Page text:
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Exploring Array Filter in JavaScript

Follow along with the Exploring JavaScript Array Methods series!

What is Array Filter?

Array Filter is a method that exists on the Array.prototype that was introduced in ECMAScript 5 (ES5) and is supported in all modern browsers.

Array Filter allows us to conditionally return certain elements from our array, into a new array. It’s commonly used to remove items from an array by excluding them from the result.

Think of Array Filter as: “I want a new array containing just the items I need”

With each iteration of a Filter loop, you will need to return an expression that Filter evaluates either true or false.

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The key to understanding Filter is to realise your callback is returning an expression that will evaluate to true or false.

Array elements that evaluate to true are stored in a new array - and items that evaluate to false are excluded. Once Filter has completed, you can access the new array of your values.

Here’s the syntax for Array Filter:

const returnValue = array.filter((value, index, array) => {...}, thisArg);

Our returnValue will contain our new array of filtered return values.


Array Filter syntax deconstructed:

  • Filter’s first argument is a callback function that exposes these parameters:
    • value (the current element)
    • index (the element’s index - sometimes used with Filter)
    • array (the array we are looping - rarely used)
    • Inside the body of the function we need to return an expression which will evaluate to a Boolean (true or false)
  • Filter’s second argument thisArg allows the this context to be changed

See the ECMAScript Array Filter specification!


In its simplest form, here is how Filter behaves:

const array = [true, true, false];

// [true, true]
console.log(array.filter(Boolean));

Array Filter expects us to return an expression that will evaluate true or false, we can go straight to the finish line and make it easier by supplying literally true and false array values.

I’m using JavaScript’s Boolean object to coerce the array element to a Boolean. As our array already contains Boolean values, any false values are omitted.

Notice how Filter is also returning multiple values, compared to its closely related sibling method Array Find.

Using Array Filter

Here’s our data structure that we’ll be using Array Filter with:

const items = [
  { id: '🍔', name: 'Super Burger', price: 399 },
  { id: '🍟', name: 'Jumbo Fries', price: 199 },
  { id: '🥤', name: 'Big Slurp', price: 299 }
];

Here let’s assume we want to create a new array of more expensive items in this array, we can consider “expensive” to be 199 and above.

Let’s return an expression now that compares each item’s price property with greater than > 199, which aims to filter out values that aren’t considered expensive:

const expensiveItems = items
  .filter(item => item.price > 199);

This would then give us the two items that are considered “expensive” based on our 199 threshold value:

[
  { id: '🍔', name: 'Super Burger', price: 399 },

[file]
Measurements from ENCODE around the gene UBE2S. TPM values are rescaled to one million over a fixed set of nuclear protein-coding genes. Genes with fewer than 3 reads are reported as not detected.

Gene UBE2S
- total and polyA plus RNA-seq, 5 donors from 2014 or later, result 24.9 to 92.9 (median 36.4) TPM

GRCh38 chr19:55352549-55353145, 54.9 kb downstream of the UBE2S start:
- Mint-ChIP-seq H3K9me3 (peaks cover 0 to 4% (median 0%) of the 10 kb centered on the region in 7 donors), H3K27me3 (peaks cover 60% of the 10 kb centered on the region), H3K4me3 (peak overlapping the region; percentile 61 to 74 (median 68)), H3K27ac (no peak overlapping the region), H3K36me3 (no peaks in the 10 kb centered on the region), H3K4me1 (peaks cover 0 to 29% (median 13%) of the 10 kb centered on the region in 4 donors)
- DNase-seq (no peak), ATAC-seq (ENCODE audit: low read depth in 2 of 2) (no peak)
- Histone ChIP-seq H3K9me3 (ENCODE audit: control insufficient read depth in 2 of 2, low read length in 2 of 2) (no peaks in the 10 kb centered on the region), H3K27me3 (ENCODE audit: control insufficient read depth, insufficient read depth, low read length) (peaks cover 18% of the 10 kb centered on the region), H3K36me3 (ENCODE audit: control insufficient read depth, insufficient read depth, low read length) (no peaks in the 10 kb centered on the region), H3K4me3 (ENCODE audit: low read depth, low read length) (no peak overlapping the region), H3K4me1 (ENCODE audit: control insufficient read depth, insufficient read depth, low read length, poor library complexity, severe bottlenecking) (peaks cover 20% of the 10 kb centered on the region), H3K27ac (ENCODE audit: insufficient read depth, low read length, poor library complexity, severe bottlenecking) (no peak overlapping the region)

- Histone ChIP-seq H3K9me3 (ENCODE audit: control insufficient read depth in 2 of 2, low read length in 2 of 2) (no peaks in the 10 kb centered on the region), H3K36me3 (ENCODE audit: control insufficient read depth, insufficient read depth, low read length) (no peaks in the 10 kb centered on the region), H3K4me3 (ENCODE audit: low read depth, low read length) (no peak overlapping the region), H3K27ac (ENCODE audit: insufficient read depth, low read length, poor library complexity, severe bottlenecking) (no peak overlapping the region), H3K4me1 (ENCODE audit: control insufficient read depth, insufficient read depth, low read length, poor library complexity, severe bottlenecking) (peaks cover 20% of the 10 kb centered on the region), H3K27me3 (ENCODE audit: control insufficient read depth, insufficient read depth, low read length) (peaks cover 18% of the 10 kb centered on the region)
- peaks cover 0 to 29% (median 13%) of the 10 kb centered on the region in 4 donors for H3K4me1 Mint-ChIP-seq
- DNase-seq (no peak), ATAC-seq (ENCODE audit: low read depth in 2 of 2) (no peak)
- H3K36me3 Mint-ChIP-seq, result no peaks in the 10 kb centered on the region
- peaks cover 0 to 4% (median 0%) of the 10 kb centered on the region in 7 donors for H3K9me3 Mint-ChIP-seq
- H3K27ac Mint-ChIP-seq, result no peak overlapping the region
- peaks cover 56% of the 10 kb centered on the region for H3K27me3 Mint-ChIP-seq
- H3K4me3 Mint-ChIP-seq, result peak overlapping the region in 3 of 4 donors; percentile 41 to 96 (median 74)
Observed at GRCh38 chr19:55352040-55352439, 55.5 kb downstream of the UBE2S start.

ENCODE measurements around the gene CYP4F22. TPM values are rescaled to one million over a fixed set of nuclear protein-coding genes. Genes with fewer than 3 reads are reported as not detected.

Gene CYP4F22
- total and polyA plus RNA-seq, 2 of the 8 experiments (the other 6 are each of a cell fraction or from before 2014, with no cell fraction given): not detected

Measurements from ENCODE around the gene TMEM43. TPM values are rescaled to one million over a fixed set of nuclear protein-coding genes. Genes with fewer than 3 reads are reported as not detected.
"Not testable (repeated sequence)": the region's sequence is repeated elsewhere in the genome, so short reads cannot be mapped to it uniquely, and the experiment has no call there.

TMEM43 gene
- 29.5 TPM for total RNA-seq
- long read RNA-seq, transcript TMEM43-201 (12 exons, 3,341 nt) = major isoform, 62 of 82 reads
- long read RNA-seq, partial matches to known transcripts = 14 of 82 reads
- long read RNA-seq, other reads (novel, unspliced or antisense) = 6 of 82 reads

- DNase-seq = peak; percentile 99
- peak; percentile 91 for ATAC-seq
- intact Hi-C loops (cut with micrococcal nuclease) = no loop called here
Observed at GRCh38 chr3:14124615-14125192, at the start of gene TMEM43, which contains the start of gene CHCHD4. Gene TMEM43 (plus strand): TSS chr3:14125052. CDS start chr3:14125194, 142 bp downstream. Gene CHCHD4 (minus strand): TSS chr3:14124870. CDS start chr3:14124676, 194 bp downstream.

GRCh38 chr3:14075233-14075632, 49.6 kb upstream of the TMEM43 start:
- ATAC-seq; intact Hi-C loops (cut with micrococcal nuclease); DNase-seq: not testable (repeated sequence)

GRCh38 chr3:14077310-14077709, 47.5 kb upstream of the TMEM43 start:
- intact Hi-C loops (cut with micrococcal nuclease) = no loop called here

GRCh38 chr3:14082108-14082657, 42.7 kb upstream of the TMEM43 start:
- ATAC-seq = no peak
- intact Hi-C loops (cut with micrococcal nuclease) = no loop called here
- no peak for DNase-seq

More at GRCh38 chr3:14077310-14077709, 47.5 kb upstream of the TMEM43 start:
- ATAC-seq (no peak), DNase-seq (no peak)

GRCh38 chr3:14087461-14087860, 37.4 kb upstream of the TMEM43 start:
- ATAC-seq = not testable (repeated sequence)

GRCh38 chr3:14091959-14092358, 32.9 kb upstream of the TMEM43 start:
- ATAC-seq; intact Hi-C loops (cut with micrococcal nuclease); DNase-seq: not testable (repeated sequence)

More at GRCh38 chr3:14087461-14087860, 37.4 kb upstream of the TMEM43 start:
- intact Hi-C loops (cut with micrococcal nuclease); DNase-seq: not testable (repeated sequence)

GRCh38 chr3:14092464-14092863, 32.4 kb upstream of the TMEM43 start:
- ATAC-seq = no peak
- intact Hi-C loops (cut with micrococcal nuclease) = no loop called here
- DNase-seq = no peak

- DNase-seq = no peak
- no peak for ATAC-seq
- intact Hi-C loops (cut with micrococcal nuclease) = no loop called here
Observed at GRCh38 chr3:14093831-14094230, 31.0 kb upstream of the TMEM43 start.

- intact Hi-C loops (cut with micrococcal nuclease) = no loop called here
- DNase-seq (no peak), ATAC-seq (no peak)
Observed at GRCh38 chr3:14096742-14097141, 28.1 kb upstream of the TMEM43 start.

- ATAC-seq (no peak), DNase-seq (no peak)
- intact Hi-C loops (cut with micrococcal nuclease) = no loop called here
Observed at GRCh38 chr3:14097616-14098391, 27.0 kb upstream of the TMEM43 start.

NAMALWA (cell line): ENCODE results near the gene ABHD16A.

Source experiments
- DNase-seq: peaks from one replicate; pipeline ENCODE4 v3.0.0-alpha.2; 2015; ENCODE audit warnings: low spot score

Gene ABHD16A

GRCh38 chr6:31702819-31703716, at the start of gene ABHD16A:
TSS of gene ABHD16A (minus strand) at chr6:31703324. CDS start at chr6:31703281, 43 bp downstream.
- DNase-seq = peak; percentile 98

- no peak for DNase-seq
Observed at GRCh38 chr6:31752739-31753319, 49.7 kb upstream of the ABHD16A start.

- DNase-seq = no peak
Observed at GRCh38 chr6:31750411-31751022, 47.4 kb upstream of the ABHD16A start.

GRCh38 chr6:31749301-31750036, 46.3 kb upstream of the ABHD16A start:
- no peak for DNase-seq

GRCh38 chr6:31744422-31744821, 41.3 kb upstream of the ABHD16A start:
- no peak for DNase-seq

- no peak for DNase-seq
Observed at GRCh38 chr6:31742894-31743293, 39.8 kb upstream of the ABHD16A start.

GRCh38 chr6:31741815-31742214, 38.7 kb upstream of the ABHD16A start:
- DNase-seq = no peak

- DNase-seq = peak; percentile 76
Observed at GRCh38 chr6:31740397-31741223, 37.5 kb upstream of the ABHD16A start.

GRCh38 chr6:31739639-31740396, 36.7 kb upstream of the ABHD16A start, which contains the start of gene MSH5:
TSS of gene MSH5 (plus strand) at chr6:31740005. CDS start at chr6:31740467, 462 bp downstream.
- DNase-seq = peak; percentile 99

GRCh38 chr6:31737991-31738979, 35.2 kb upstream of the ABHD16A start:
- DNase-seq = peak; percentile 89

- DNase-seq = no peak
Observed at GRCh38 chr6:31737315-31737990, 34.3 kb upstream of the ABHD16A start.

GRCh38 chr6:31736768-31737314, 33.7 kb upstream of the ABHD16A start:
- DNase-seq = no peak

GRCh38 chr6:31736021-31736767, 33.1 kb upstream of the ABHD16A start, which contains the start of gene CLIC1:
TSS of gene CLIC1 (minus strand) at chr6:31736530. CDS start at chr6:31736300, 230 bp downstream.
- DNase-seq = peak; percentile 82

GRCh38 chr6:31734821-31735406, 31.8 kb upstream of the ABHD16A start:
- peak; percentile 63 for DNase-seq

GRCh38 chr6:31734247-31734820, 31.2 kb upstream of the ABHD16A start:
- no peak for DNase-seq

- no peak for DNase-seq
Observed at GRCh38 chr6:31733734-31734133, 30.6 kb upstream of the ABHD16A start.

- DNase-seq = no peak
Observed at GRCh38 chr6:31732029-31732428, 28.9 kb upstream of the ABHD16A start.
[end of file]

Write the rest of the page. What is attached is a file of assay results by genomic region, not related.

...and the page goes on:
{ id: '🥤', name: 'Big Slurp', price: 299 }
]

Interestingly, our original items array remains unmodified, and we have a new collection to deal with now in our expensiveItems variable. This practice is called an immutable operation as we don’t mutate the initial array.

Give the live demo a try:

Bonus: Filter-ing without Filter

Let’s check out a for…in loop example that mimics the behaviour of Array Filter:

const expensiveItems = [];

for (let i = 0 ; i < items.length; i++) {
  const item = items[i];
  if (item.price > 199) {
    expensiveItems.push(item);
  } 
}

First we declare expensiveItems as an empty array. Inside the loop we use pretty much the same logic, but instead of a return statement we use the Array.prototype.push method which adds each item to the new expensiveItems array.

Once the loop as finished, you’re free to work with your new filtered array.

Summary

You’ve now learned how to use Array Filter to filter your array to a specific set of values.

You can think of Filter of like a functional “if statement”. If my array element meets my criteria - give it to us… Else, we don’t want it.

If you are serious about your JavaScript skills, your next step is to take a look at my JavaScript courses, they will teach you the full language, the DOM, the advanced stuff and much more!

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Further tips and tricks:

  • Filter can be used to return specific values from a source array
  • Don’t forget to return or your values will be undefined which coerces to false (so an undetected bug could be introduced!)
  • The easiest way to get all truthy values in the array is by using .filter(Boolean)
  • Don’t forget to return or your values will be undefined
  • Filter will shallow copy your object references into the new array
  • Filter is also similar to Find, but for multiple items!
  • You can access the array you’re looping in the third argument of the callback
  • You can change the this context via a second argument to .filter(callback, thisArg) so that any references to this inside your callback point to your object
  • You can use arrow functions with Filter but remember that this will be incorrect if you also supply a thisArg due to arrow functions not having a this context
  • Using Filter will skip empty array slots
  • You shouldn’t need to in this day and age of evergreen browsers, but use a polyfill for older browsers if necessary

Thanks for reading, happy Filtering!

Go to the next article in Exploring JavaScript Array Methods - Array Reduce!

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